U.S. Ambassador to Georgia Kelly Degnan spoke with Evelyn Farkas, Executive Director of the McCain Institute, on 6 September during the 6th Tbilisi International Conference titled “Slava Ukraini – Glory to Ukraine” to discuss U.S. role in assisting Georgia in its European aspirations, attacks from the ruling Georgian Dream party on the U.S., and the Black Sea security.
U.S. Commitment to Georgia
“For 30 years we have been doing what we can, not to support a particular political party but to support the Georgian people in their effort to build a stable democracy, which is the United States’ top interest in Georgia,” Amb. Degnan emphasized.
“A lot of what the U.S., the EU, and member states have been doing [in Georgia] is to continue to build the structures, and foundations that are going to be there for Georgia every step of the way forward, however long that takes, and whatever terms that involve,” she explained.
Amb. Degnan denoted that while Georgia’s allies need to continue helping it in “building its stability and democratic structures”, “what is really encouraging when we travel around this country… is to see the really inspiring things that Georgians are doing… [even] where they are most vulnerable to disinformation and the realities of life, including poverty, unemployment, high crisis, poor education, and poor infrastructure”.
Referring to the country’s European aspirations, Ambassador Kelly said “I think it’s absolutely essential that Georgians continue to go [towards Europe] together, otherwise it will not be ready.”
“This is hard work and Georgia is not going to get a shortcut, just like the Baltic States,” Amb. Degnan emphasized. “But we need to be there for Georgia and with the Georgian people, and give an encouraging message about what is going right in this country [as well]…” she added.
War Blackmail Conspiracy and U.S. Military Commitment in Georgia
Addressing the allegations that the U.S. and other partners of Georgia have been trying to pull the country into war, the Ambassador underscored, “I think it’s important to remember that the biggest threat to Georgia is Russia, to Georgia’s security, stability, prosperity, and democracy is Russia.”
“And it has been for centuries, this isn’t new for Georgians, this is just the latest version and it’s important to understand that this is in Georgians’ minds, this long shadow that Russia uses so effectively to sow confusion and separate people,” she said.
The U.S. Ambassador remarked that is why the “U.S. has been helping Georgia for 30 years to improve its ability to deter and defend its own borders… to build that capacity to defend its own borders…”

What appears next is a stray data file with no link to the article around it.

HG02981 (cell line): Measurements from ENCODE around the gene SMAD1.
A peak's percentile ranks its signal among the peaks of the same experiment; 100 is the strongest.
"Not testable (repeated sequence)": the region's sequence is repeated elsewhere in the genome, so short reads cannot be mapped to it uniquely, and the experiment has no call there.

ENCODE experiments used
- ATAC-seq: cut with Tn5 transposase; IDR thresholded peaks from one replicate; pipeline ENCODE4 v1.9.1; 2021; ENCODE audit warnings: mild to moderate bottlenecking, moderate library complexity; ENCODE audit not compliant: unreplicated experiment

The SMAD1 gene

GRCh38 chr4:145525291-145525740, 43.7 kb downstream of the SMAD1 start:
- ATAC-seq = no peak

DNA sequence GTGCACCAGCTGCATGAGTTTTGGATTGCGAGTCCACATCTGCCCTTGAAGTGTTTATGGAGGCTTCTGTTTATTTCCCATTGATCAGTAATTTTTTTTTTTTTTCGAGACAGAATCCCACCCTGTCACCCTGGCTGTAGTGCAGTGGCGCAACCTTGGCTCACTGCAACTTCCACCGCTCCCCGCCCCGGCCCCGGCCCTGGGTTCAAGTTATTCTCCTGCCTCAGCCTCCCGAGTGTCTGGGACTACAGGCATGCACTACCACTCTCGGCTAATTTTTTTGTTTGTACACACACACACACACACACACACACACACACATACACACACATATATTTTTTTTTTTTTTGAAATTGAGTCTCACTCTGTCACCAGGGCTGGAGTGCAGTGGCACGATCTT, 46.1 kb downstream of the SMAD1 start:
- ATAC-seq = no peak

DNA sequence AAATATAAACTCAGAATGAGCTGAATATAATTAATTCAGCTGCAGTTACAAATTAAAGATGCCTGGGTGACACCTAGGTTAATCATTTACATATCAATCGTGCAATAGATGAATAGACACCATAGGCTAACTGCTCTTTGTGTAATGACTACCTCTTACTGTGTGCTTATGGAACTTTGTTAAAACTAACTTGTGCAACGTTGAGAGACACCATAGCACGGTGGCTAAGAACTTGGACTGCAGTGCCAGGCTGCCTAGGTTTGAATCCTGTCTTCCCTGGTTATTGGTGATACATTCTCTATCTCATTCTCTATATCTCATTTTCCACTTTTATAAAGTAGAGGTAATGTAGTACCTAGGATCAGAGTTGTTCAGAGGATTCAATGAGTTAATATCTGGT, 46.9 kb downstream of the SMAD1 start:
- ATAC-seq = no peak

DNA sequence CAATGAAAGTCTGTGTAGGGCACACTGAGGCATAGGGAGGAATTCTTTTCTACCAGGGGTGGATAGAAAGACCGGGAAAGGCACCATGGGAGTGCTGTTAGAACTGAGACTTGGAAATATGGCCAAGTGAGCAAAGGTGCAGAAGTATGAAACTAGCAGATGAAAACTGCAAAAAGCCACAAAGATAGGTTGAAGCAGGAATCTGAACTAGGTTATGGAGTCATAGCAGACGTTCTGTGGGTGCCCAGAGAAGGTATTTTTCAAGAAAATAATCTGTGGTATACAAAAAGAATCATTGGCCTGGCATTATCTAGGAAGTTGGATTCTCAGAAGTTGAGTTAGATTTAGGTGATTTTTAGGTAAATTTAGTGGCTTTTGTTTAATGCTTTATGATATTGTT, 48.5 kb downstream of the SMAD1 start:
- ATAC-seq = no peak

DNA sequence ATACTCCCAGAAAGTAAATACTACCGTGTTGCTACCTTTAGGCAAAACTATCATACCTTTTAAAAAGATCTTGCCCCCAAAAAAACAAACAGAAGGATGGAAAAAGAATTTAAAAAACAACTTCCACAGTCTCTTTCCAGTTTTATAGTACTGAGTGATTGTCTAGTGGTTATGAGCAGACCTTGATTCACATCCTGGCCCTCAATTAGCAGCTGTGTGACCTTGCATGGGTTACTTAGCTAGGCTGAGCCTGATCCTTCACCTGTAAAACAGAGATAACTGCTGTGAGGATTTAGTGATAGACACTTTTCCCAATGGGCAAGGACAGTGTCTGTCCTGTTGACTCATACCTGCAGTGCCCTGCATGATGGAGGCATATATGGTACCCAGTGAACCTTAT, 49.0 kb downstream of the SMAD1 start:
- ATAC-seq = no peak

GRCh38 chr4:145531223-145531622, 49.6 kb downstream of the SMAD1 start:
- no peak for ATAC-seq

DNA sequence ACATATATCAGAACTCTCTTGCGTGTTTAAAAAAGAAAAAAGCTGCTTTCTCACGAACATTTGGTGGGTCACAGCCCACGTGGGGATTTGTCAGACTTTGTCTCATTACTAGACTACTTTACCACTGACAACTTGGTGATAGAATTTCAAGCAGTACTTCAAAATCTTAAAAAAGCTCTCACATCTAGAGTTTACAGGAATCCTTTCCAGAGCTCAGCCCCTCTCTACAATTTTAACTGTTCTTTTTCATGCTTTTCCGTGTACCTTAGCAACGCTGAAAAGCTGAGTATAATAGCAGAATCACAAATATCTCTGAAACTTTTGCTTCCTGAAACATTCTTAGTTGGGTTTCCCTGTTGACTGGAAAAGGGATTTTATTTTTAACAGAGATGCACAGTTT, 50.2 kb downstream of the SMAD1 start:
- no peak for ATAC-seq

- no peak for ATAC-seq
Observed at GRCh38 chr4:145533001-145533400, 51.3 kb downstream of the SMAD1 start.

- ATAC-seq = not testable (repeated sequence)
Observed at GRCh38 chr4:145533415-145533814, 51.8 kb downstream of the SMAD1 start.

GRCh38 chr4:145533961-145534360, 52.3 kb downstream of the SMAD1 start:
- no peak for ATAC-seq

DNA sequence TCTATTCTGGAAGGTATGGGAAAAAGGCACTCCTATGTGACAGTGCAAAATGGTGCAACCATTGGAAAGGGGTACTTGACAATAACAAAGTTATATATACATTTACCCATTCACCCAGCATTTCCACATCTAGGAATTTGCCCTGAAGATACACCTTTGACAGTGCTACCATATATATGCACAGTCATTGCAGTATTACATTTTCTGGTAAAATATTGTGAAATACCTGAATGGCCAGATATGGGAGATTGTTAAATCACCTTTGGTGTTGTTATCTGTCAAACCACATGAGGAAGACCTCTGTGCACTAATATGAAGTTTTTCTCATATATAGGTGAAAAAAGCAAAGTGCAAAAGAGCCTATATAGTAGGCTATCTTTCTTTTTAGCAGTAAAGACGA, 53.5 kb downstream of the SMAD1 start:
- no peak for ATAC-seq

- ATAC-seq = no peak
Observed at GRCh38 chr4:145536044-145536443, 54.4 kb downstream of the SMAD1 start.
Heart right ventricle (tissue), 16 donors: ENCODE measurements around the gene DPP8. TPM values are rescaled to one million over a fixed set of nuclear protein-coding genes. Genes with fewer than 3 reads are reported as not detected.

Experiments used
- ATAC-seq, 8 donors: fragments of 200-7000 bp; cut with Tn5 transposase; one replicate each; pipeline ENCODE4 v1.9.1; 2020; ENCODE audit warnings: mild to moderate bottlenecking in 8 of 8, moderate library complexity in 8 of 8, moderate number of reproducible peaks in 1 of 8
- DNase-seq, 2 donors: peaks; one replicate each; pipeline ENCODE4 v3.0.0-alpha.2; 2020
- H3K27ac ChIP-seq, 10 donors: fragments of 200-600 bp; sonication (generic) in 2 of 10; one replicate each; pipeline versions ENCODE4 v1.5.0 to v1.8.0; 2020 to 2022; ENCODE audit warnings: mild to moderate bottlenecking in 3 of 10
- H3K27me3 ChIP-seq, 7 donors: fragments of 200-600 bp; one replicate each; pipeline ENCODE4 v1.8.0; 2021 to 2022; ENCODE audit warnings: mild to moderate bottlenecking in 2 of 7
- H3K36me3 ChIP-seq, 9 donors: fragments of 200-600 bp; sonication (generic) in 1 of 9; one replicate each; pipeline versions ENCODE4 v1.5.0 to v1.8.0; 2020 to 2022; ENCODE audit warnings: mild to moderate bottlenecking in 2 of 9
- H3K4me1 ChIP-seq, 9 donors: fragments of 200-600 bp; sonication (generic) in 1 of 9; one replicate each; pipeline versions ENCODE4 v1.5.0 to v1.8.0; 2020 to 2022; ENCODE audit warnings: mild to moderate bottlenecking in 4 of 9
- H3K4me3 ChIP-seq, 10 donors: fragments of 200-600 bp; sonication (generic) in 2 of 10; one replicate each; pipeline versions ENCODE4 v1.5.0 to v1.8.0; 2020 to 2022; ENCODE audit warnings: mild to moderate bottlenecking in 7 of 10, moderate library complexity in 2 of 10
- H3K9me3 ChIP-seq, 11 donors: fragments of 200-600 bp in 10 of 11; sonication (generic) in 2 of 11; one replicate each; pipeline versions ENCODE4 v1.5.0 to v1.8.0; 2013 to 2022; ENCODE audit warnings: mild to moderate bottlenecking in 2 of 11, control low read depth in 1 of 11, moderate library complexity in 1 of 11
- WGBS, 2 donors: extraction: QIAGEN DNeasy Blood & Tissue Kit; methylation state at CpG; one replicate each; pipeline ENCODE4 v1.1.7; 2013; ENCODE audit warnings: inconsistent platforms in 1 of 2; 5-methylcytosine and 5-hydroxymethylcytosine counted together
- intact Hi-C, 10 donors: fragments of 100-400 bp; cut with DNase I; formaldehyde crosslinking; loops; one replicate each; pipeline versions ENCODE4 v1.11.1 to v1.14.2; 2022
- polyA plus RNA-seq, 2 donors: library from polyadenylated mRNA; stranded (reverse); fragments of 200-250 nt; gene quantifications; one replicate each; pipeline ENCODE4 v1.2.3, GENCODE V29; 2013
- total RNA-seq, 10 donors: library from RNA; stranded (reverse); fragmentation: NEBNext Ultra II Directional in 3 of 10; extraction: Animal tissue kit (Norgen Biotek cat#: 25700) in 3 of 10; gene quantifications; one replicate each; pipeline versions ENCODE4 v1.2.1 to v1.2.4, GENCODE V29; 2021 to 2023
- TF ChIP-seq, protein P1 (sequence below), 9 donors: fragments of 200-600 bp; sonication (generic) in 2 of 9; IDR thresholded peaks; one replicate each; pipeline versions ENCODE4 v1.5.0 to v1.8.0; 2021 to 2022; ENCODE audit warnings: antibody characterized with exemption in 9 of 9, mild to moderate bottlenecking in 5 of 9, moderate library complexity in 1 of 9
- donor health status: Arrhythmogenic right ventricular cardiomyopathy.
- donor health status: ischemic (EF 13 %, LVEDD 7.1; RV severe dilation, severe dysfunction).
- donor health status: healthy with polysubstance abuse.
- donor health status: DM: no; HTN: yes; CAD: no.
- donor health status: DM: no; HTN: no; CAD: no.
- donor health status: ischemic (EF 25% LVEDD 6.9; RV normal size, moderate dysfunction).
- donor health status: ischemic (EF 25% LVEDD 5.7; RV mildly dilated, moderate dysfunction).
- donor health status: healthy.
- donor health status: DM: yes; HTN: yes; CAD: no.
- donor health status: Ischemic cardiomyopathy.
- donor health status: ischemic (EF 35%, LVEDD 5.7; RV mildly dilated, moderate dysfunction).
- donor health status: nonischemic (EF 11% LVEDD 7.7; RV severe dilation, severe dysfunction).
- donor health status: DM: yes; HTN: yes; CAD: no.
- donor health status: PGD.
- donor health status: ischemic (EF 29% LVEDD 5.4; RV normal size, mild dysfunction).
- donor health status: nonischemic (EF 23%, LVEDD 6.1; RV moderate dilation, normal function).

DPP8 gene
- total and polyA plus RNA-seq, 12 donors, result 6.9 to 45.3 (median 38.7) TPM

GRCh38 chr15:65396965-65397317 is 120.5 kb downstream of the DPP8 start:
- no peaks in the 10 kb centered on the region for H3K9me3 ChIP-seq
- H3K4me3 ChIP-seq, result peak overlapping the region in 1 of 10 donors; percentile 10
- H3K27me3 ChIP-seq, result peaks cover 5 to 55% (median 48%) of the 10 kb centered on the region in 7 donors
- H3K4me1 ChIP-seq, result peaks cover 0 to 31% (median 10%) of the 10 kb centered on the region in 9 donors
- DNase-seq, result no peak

In line with those efforts, the Ambassador highlighted the importance of Georgia hosting multinational military exercises such as Noble Partner, which is currently taking place in Georgia. “Our firm belief is that a strong defense force is the best deterrent to making Georgia a target of Russian aggression,” she said.
“The military cooperation and partnership are long-standing because we understand that for Georgians, the first thing on their mind is stability and security of their country, the confidence that they can defend their own borders is at the heart of that and we want to continue being with them on that,” said Amb. Degnan.
Black Sea Security and Georgia’s Role
Speaking on black sea security and pathways for Georgia to protect itself, Amb. Degnan stated, “There needs to be an understanding of not just the Black Sea, but how the Black Sea links up with Central Asia and Asia.”
“I think we’re starting to see that as we’re looking for alternatives to the northern corridor that’s a really important role that Georgia can play… and that opportunity needs to be developed,” Ambassador thinks. “Because that’s going to be a part of Georgia’s stability and security, when it becomes an essential thruway for Central Asia, whether in energy or goods. Anything that can help anchor Georgia with its European neighbors is very positive and strong,” the Amb. concluded.
Georgian Sanctions Against Russia
Asked by an audience member about the U.S.’s efforts to encourage the Georgian government to join sanctions imposed against Russia for its invasion of Ukraine, Amb. Degnan stressed that sanctions are meant to change behavior and are most effective when there are “no loopholes.”
She noted that the Georgian government has complied with Western sanctions to an extent, specifically with financial sanctions, and pointed out that the U.S. continues to work with Georgian agencies on maintaining vigilance against sanctions evasions.
She remarked that the U.S. can “continue to encourage Georgia to do everything it can with the understanding that victory in this conflict, the fastest way to bring peace is for us to stick together on sanctions enforcement.”
Ukraine’s Demand for Sanctioning Ivanishvili
Asked about Ukraine’s publication of a new list calling for sanctions among several notable Georgian citizens including ex-PM and ruling party founder Bidzina Ivanishvili, the Amb. emphasized that while she was not involved in developing those sanctions or the basis for the decision to do so, “for the U.S. obviously sanctions are a very important tool.”
“They can be a very effective tool if they are well implemented, they are designed to influence and change behavior,” she stated and concluded that the U.S. “does not discuss our sanction policy as we are developing it and don’t announce it until we implement them but they are certainly a very important tool.”